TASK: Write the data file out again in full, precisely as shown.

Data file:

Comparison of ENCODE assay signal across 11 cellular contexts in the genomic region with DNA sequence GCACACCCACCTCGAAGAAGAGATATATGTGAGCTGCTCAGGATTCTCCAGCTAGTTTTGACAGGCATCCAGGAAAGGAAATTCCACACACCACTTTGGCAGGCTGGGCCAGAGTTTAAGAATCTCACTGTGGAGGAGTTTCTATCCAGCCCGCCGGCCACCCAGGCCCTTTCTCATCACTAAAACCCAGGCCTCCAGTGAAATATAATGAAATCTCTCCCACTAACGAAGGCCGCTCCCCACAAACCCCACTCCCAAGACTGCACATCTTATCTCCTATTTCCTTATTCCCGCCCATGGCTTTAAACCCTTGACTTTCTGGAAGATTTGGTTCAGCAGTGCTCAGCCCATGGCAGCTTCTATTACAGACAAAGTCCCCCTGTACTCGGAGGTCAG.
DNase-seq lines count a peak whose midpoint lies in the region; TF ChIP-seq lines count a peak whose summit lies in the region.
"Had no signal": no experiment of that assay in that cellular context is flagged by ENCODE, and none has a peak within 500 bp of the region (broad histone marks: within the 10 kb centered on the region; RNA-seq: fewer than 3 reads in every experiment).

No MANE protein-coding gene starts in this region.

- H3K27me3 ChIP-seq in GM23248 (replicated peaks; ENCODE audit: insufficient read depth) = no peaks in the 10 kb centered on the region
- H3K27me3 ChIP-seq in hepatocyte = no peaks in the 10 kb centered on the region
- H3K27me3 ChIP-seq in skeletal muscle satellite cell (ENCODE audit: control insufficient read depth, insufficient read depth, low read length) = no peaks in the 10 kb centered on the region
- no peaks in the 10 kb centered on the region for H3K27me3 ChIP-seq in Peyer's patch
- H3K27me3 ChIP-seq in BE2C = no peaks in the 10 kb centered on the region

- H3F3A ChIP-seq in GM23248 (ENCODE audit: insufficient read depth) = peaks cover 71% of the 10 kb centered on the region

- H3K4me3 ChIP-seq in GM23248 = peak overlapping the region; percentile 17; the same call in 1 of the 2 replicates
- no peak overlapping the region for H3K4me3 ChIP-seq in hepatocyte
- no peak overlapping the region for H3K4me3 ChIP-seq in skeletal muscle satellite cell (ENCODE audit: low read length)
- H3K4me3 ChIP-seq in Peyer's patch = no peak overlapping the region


Comparison of ENCODE assay signal across 11 cellular contexts in the genomic region with DNA sequence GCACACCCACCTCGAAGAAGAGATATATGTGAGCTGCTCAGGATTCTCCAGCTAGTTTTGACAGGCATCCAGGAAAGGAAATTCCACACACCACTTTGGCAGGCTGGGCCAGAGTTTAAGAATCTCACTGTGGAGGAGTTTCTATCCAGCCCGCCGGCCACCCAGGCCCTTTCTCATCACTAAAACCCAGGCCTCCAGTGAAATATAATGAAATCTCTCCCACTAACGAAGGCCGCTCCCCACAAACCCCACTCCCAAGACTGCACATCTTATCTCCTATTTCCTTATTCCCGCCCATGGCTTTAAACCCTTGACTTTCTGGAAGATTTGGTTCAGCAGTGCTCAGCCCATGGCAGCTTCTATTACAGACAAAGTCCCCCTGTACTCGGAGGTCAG.
DNase-seq lines count a peak whose midpoint lies in the region; TF ChIP-seq lines count a peak whose summit lies in the region.
"Had no signal": no experiment of that assay in that cellular context is flagged by ENCODE, and none has a peak within 500 bp of the region (broad histone marks: within the 10 kb centered on the region; RNA-seq: fewer than 3 reads in every experiment).

No MANE protein-coding gene starts in this region.

- H3K27me3 ChIP-seq in GM23248 (replicated peaks; ENCODE audit: insufficient read depth) = no peaks in the 10 kb centered on the region
- H3K27me3 ChIP-seq in hepatocyte = no peaks in the 10 kb centered on the region
- H3K27me3 ChIP-seq in skeletal muscle satellite cell (ENCODE audit: control insufficient read depth, insufficient read depth, low read length) = no peaks in the 10 kb centered on the region
- no peaks in the 10 kb centered on the region for H3K27me3 ChIP-seq in Peyer's patch
- H3K27me3 ChIP-seq in BE2C = no peaks in the 10 kb centered on the region

- H3F3A ChIP-seq in GM23248 (ENCODE audit: insufficient read depth) = peaks cover 71% of the 10 kb centered on the region

- H3K4me3 ChIP-seq in GM23248 = peak overlapping the region; percentile 17; the same call in 1 of the 2 replicates
- no peak overlapping the region for H3K4me3 ChIP-seq in hepatocyte
- no peak overlapping the region for H3K4me3 ChIP-seq in skeletal muscle satellite cell (ENCODE audit: low read length)
- H3K4me3 ChIP-seq in Peyer's patch = no peak overlapping the region